What we know about each other matters. Especially when it comes to social innovation.
The most engaging and innovative social purpose organizations we have encountered in our work share at least one core practice. They are very good at surfacing the organization’s inner life – the actual, lived experiences that the people in the organization have as they interact with each other. We have been calling this practice inscaping. If social innovation is the art of fostering new and healthier ways of living together on this planet, then inscaping seems to be the raw material for such innovation.
It turns out, though, that inscaping is too broad a concept to explain some of the variation we see in the capacities of different organizations to become true social innovators. Many organizations might reasonably describe themselves as good at inscaping. They are relatively open and honest. The members of the organization care about each other and are willing and able to share their experiences, at least to some degree. Yet these organizations often struggle to fully develop their capacities for meaningful, resilient social change. Why?
Inscaping seems to have two dimensions. We can think of these dimensions as ‘vertical’ and ‘horizontal’. Vertical and horizontal inscaping are interrelated, but they represent distinct kinds of interactions, and they have very different effects on organizational possibilities.
Vertical inscaping involves sharing our experiences of the actual organizational work we do. Our curiosities, passions, and fears about that work. Our ideas and intuitions. Our desires. Our struggles. And perhaps most importantly our relationships: How are we experiencing working with each other right now? What do we most appreciate about each other? What do we find most challenging?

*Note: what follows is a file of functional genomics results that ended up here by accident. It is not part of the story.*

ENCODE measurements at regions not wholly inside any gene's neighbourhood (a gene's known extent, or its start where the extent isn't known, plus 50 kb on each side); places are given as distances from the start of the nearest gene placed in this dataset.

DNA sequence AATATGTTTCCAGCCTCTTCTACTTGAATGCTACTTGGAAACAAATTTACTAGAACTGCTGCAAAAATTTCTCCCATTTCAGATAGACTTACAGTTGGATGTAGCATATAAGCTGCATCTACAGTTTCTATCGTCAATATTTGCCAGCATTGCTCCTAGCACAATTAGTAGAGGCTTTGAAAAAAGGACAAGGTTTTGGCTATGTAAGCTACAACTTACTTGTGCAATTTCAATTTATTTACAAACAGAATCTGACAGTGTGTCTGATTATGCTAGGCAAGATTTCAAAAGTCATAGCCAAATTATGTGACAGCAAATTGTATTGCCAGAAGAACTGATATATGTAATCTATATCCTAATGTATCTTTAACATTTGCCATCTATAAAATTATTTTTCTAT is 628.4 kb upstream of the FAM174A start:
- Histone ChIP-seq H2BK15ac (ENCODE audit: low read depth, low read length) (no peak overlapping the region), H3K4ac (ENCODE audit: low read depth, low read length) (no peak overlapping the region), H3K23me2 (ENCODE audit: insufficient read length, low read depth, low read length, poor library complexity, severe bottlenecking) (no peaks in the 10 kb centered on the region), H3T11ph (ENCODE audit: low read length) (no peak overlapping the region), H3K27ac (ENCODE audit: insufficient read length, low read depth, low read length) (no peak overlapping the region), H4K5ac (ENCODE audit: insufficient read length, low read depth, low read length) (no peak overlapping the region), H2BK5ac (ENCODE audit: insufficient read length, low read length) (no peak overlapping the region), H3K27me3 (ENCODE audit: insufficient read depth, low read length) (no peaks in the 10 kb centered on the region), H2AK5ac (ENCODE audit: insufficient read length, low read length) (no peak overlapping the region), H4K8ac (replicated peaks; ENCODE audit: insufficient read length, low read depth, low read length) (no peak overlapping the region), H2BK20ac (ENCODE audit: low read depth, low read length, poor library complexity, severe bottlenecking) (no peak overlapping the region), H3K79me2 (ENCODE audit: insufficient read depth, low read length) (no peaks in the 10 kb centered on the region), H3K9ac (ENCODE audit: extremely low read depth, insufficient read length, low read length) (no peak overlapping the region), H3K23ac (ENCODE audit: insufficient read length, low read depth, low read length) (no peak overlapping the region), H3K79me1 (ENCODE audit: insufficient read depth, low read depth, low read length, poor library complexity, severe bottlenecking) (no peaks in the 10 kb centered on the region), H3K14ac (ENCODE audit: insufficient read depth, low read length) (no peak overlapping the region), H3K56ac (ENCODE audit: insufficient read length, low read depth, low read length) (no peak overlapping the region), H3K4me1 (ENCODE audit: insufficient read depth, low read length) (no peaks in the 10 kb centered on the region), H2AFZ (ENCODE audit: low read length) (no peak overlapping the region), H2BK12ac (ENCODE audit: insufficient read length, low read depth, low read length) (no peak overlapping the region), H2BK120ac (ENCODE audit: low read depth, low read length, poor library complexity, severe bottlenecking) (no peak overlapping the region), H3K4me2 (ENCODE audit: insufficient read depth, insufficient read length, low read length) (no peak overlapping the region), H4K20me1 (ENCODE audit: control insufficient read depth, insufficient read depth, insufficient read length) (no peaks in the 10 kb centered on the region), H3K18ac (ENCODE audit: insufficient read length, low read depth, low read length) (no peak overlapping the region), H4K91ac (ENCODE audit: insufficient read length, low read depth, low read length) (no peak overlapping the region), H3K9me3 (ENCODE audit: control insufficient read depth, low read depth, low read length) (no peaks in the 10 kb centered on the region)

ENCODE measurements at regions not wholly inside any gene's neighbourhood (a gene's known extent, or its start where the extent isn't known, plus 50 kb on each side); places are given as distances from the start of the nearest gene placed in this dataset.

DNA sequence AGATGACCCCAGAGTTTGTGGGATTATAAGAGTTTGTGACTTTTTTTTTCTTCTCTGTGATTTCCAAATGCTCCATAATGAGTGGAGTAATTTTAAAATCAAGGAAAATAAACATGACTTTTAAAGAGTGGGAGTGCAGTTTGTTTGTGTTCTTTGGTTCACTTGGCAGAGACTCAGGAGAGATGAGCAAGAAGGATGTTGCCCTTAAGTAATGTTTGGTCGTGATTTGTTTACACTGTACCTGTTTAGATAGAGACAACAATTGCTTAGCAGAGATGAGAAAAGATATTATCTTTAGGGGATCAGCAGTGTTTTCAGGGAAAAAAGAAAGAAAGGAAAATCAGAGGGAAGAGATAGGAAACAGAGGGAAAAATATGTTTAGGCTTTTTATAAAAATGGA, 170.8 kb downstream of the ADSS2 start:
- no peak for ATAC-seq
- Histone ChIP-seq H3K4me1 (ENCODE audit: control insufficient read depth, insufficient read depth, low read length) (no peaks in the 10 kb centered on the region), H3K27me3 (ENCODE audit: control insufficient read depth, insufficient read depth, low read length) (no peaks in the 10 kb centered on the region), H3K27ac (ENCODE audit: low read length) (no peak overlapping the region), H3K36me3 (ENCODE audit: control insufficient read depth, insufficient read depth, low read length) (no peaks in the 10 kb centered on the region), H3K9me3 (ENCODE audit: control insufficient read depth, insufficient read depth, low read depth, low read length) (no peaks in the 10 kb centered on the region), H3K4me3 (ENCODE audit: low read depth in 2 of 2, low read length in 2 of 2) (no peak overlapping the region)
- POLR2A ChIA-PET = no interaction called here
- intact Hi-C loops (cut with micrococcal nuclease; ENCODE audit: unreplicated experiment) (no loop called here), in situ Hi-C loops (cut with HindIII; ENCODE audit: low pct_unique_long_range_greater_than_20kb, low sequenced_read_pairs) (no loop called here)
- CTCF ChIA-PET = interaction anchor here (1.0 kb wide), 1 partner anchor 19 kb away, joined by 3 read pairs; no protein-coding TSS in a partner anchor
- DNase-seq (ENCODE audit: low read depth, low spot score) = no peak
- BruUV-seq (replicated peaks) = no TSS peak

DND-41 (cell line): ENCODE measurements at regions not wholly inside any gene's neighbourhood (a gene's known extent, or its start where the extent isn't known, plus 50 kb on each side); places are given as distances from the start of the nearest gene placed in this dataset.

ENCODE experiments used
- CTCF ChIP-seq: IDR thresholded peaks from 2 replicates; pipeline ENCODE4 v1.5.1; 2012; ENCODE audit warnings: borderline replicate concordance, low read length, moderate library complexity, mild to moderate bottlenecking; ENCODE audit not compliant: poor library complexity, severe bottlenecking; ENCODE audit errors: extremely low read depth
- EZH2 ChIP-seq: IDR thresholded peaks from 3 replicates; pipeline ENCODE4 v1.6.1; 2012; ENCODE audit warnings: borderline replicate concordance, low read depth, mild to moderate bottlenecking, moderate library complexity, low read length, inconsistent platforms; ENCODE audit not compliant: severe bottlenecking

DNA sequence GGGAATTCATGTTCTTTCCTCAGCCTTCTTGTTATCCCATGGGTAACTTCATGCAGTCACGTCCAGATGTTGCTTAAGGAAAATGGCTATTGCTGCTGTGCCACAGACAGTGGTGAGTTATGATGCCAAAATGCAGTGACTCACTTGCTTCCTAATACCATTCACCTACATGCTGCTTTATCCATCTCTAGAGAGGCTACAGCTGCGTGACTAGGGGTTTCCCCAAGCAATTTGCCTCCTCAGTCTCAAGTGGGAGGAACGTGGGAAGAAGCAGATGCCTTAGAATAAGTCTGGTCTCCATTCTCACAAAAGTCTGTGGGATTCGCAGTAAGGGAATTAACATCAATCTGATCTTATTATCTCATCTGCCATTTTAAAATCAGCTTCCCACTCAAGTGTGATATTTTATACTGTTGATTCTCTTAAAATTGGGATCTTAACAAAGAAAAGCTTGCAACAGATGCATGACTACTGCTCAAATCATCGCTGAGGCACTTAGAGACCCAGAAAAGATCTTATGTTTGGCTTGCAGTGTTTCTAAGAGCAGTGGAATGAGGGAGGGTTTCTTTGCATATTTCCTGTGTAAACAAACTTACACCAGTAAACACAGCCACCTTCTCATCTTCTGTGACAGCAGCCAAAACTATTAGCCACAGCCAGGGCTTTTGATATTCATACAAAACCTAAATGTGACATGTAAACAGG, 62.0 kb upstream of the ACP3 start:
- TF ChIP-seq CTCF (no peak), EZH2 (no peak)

Horizontal inscaping involves sharing our experiences of life beyond work. Our broad hopes and values. Our current excitements and difficulties. Our histories. Our circumstances. Our worries. Our gratitudes. This kind of inscaping does not mean that we share every facet of our lives with each other. It simply means that such sharing is possible, that the vast areas of our lives that are usually out of bounds at work are no longer necessarily so.
Four Organizational Spaces
Why does the distinction between vertical and horizontal inscaping matter? In our experience, many organizations are good at one mode of inscaping but not the other. And this imbalance has a direct effect on the organization’s capacity for social innovation. This is easier to understand if we think about the ways that vertical and horizontal inscaping interact.
When both vertical and horizontal inscaping are low, work is routine and relationships are narrowly functional. While the organization may be perfectly competent at meeting predefined objectives, its capacity for learning and creativity will be limited, and it will have virtually no ability to move significantly beyond existing paradigms or to inspire such movement in others. People may be collegial, but the narrowness of relationships leaves overall human engagement low. People are unable to support each other’s personal growth and development. And there is little scope for reflecting on the organization’s impact in terms of its broader social context. The organization is essentially Mechanistic.
When vertical inscaping is low but horizontal inscaping is high, there may be a strong general sense of connectedness and mutual support, but because people are hesitant to speak honestly about their immediate experiences of working with each other, organizational creativity is weakened and the organization may feel stuck.
Conflicting ideas, temperaments, paradigms, goals, and emotions are often submerged, resulting in blocks that constrain healthy collaboration and that leach energy out of the organization via gossip, politicking, and misalignment between personal passions/skills/interests and organizational structures. The organizational conversation will naturally include broad exploration of values and meanings, but people may find it difficult to translate those values and meanings into concrete, innovative projects.
In our experience, many social purpose organizations tend in this “communal” direction. They are open to and appreciative of the whole human beings who make them up. Organization members may support each other’s growth with a great deal of interest and compassion. But at the same time, Communal organizations often cling to a kind of surface-level peacefulness and politeness, which leaves them reluctant to explore the actual, messy experiences people are having as they pursue their work.